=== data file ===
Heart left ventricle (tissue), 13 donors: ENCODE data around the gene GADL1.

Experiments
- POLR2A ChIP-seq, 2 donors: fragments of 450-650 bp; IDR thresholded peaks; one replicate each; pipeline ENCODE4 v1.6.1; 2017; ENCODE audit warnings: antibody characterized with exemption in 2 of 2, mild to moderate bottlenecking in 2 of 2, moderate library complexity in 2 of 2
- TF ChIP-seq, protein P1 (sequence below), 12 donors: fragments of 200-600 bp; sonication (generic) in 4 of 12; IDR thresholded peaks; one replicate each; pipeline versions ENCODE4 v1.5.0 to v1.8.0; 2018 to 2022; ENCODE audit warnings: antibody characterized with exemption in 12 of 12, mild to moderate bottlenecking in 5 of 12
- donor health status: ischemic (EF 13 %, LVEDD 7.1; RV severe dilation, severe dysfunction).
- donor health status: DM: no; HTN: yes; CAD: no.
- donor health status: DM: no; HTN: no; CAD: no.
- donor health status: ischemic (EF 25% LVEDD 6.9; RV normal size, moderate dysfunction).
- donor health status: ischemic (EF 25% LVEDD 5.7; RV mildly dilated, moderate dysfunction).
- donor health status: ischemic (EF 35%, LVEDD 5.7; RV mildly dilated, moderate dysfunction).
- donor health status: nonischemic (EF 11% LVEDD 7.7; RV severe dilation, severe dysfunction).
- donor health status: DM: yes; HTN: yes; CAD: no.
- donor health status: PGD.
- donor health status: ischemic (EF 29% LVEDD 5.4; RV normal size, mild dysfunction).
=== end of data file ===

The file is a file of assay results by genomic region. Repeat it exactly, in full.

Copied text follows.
Heart left ventricle (tissue), 13 donors: ENCODE data around the gene GADL1.

Experiments
- POLR2A ChIP-seq, 2 donors: fragments of 450-650 bp; IDR thresholded peaks; one replicate each; pipeline ENCODE4 v1.6.1; 2017; ENCODE audit warnings: antibody characterized with exemption in 2 of 2, mild to moderate bottlenecking in 2 of 2, moderate library complexity in 2 of 2
- TF ChIP-seq, protein P1 (sequence below), 12 donors: fragments of 200-600 bp; sonication (generic) in 4 of 12; IDR thresholded peaks; one replicate each; pipeline versions ENCODE4 v1.5.0 to v1.8.0; 2018 to 2022; ENCODE audit warnings: antibody characterized with exemption in 12 of 12, mild to moderate bottlenecking in 5 of 12
- donor health status: ischemic (EF 13 %, LVEDD 7.1; RV severe dilation, severe dysfunction).
- donor health status: DM: no; HTN: yes; CAD: no.
- donor health status: DM: no; HTN: no; CAD: no.
- donor health status: ischemic (EF 25% LVEDD 6.9; RV normal size, moderate dysfunction).
- donor health status: ischemic (EF 25% LVEDD 5.7; RV mildly dilated, moderate dysfunction).
- donor health status: ischemic (EF 35%, LVEDD 5.7; RV mildly dilated, moderate dysfunction).
- donor health status: nonischemic (EF 11% LVEDD 7.7; RV severe dilation, severe dysfunction).
- donor health status: DM: yes; HTN: yes; CAD: no.
- donor health status: PGD.
- donor health status: ischemic (EF 29% LVEDD 5.4; RV normal size, mild dysfunction).